Allen is the star of this group but, as usual, Beane found contributors throughout the draft.

Round 1:

  • (No. 6) Quenton Nelson, G, Notre Dame

Round 2:

  • (36) Darius Leonard, LB, South Carolina State
  • (37) Braden Smith, OT, Auburn
  • (52) Kemoko Turay, DE, Rutgers
  • (64) Tyquan Lewis, DE, Ohio State

Round 4:

  • (104) Nyheim Hines, RB, N.C. State

Round 5:

  • (159) Daurice Fountain, WR, Northern Iowa
  • (169) Jordan Wilkins, RB, Ole Miss

Round 6:

  • (185) Deon Cain, WR, Clemson

Round 7:

  • (221) Matthew Adams, LB, Houston
  • (235) Zaire Franklin, LB, Syracuse

General manager Chris Ballard pulled off a rare feat by picking All-Pros with the team’s first two picks. It wouldn’t be surprising if dominating guard Quenton Nelson and the ultimate tackling machine, linebacker Darius Leonard, both end up in Canton.

Selecting Braden Smith in the second round to play right tackle solidified the Colts’ offensive line, which was a sore spot for the team before Nelson and Smith arrived. Nyheim Hines was a nice pickup in Round 4 as a dual-threat playmaker. Edge rusher Tyquan Lewis is coming off a knee injury that ended his 2021 campaign prematurely but has been a good rotational piece when healthy, while seventh-round linebacker Zaire Franklin has been a special-teams demon and earned 11 starts last season. 

Round 2:

  • (No. 49) Dallas Goedert, TE, South Dakota State

Round 4:

  • (125) Avonte Maddox, CB, Pittsburgh
  • (130) Josh Sweat, DE, Florida State

Round 6:

  • (206) Matt Pryor, OT, TCU

Round 7:

  • (233) Jordan Mailata, OT

Philadelphia got incredible bang for its buck. Tight end Dallas Goedert was the only pick the Eagles made through the first two days of the 2018 draft. The former FCS star showed enough early in his career that the team felt comfortable trading away Pro Bowler Zach Ertz and signing Goedert to a four-year, $57 million extension.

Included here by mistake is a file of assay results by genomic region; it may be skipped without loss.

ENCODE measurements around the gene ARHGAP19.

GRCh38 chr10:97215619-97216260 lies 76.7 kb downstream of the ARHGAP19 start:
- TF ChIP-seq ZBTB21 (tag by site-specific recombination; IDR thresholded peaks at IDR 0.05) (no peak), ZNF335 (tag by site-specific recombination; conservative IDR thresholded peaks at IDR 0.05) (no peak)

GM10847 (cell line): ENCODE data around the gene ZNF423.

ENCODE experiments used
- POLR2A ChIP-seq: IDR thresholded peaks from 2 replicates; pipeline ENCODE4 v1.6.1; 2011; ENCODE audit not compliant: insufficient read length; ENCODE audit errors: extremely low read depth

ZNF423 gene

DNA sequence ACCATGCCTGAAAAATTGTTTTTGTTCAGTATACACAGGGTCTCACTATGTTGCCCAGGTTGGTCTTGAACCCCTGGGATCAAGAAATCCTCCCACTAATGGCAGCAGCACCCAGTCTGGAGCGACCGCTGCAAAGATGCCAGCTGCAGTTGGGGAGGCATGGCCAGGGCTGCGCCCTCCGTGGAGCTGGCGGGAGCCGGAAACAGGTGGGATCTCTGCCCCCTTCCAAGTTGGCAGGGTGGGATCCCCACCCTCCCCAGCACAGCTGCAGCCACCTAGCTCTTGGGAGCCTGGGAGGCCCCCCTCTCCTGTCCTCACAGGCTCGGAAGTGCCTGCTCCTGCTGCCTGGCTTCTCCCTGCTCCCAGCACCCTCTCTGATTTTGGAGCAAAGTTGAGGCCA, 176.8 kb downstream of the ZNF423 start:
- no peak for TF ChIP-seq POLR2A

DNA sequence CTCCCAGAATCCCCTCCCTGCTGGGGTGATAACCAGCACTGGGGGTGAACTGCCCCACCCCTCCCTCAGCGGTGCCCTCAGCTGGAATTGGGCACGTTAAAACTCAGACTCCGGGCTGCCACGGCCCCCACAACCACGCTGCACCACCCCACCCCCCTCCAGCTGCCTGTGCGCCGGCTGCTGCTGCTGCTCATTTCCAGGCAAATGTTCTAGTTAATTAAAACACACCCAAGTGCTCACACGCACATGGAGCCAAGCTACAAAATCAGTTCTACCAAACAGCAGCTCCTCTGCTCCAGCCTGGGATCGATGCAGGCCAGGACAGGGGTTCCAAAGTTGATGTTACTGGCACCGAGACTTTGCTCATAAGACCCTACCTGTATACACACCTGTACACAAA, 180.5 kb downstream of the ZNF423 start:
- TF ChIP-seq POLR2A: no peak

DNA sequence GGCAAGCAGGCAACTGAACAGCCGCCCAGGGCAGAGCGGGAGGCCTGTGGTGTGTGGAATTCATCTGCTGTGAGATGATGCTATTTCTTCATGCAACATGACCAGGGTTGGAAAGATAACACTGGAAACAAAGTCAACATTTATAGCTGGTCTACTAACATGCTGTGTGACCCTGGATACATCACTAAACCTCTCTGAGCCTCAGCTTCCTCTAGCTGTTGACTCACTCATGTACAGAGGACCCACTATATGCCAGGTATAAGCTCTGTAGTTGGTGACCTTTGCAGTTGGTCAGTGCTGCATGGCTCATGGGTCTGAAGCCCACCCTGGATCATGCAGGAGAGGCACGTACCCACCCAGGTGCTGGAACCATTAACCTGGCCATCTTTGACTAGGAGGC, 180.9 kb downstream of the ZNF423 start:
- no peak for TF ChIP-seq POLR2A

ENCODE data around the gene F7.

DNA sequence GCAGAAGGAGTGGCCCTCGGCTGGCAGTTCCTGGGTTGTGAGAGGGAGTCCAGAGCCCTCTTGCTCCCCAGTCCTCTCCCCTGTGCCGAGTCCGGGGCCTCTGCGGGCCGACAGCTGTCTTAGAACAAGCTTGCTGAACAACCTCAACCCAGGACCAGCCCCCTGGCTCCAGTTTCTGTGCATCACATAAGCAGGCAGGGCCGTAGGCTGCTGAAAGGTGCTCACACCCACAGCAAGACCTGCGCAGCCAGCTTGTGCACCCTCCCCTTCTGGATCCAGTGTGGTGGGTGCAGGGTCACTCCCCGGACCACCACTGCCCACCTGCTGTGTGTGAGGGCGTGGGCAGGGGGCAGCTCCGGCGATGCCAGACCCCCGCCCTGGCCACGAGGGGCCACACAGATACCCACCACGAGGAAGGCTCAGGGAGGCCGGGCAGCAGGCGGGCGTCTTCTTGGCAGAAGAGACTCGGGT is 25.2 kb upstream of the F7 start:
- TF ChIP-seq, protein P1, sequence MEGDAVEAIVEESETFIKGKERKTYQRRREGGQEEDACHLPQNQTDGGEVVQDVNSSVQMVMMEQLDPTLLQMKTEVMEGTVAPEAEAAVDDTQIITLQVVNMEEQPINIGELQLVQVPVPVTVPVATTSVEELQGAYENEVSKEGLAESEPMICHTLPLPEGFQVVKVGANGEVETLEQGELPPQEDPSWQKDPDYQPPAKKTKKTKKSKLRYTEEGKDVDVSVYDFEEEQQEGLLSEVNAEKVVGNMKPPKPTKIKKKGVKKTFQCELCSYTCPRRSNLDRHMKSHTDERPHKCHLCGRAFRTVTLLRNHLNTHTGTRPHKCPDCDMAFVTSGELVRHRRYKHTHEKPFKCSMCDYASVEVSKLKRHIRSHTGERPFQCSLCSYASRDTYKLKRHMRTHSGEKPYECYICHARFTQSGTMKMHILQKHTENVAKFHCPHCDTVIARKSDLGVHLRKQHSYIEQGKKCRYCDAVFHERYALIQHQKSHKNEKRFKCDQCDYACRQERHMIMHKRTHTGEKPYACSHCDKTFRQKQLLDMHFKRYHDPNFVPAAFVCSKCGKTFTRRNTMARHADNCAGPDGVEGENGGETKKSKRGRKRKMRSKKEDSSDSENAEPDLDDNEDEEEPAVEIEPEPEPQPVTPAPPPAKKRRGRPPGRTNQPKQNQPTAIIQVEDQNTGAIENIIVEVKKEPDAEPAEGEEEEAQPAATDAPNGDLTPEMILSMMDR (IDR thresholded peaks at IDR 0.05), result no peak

Cornerback Avonte Maddox and defensive end Josh Sweat both earned second contracts from the Eagles as fourth-round picks. Using a late pick on Jordan Mailata could go down as the best value of all. A rugby player from Australia, Philly selected him 233rd overall and he’s become the team’s starting left tackle, earning a four-year $64 million extension last year. proved quite wise despite his lack of experience. Versatile lineman Matt Pryor started 10 games for the Eagles in 2020 and is the front-runner to start at left tackle for the Colts this season.

Round 1:

  • (No. 12) Vita Vea, DT, Washington

Round 2:

  • (38) Ronald Jones, RB, USC
  • (53) M.J. Stewart, CB, North Carolina
  • (63) Carlton Davis, CB, Auburn

Round 3:

  • (94) Alex Cappa, G, Humboldt State

Round 4:

  • (117) Jordan Whitehead, S, Pittsburgh

Round 5:

  • (144) Justin Watson, WR, Penn

Round 6:

  • (202) Jack Cichy, LB, Wisconsin

The Buccaneers picked three very good defenders in 2018, starting with Pro Bowl DT Vita Vea, who wreaks havoc in the middle. Cornerback Carlton Davis and safety Jordan Whitehead, who signed with the Jets in March, bolstered the secondary for the Super Bowl LV champions. Tampa Bay re-signed Davis to a three-year, $45 million contract this offseason.

Guard Alex Cappa was an excellent pick in Round 3 and capitalized on his free agency this spring, signing with the Bengals after starting 46 games over the past three seasons. Running back Ronald Jones II had his ups and downs in Tampa Bay but led the team in rushing during its title-winning campaign. He signed with the Chiefs this offseason.

Follow Chad Reuter on Twitter.